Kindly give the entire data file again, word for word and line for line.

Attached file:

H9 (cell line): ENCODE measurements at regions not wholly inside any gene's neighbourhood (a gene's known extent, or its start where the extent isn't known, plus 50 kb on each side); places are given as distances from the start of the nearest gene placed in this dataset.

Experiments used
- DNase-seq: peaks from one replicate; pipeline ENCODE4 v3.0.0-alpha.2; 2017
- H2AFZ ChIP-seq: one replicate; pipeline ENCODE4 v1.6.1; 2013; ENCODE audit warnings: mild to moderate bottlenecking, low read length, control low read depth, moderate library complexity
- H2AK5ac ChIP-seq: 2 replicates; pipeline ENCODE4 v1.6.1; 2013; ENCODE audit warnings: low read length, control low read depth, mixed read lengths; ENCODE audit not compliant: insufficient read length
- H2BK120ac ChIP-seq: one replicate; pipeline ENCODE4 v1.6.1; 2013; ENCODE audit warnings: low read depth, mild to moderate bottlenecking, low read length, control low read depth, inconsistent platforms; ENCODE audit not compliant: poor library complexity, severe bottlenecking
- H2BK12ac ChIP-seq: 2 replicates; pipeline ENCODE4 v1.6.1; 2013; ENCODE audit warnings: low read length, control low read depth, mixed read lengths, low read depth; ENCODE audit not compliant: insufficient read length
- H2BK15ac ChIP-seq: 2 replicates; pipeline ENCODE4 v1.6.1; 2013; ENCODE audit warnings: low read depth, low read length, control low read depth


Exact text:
H9 (cell line): ENCODE measurements at regions not wholly inside any gene's neighbourhood (a gene's known extent, or its start where the extent isn't known, plus 50 kb on each side); places are given as distances from the start of the nearest gene placed in this dataset.

Experiments used
- DNase-seq: peaks from one replicate; pipeline ENCODE4 v3.0.0-alpha.2; 2017
- H2AFZ ChIP-seq: one replicate; pipeline ENCODE4 v1.6.1; 2013; ENCODE audit warnings: mild to moderate bottlenecking, low read length, control low read depth, moderate library complexity
- H2AK5ac ChIP-seq: 2 replicates; pipeline ENCODE4 v1.6.1; 2013; ENCODE audit warnings: low read length, control low read depth, mixed read lengths; ENCODE audit not compliant: insufficient read length
- H2BK120ac ChIP-seq: one replicate; pipeline ENCODE4 v1.6.1; 2013; ENCODE audit warnings: low read depth, mild to moderate bottlenecking, low read length, control low read depth, inconsistent platforms; ENCODE audit not compliant: poor library complexity, severe bottlenecking
- H2BK12ac ChIP-seq: 2 replicates; pipeline ENCODE4 v1.6.1; 2013; ENCODE audit warnings: low read length, control low read depth, mixed read lengths, low read depth; ENCODE audit not compliant: insufficient read length
- H2BK15ac ChIP-seq: 2 replicates; pipeline ENCODE4 v1.6.1; 2013; ENCODE audit warnings: low read depth, low read length, control low read depth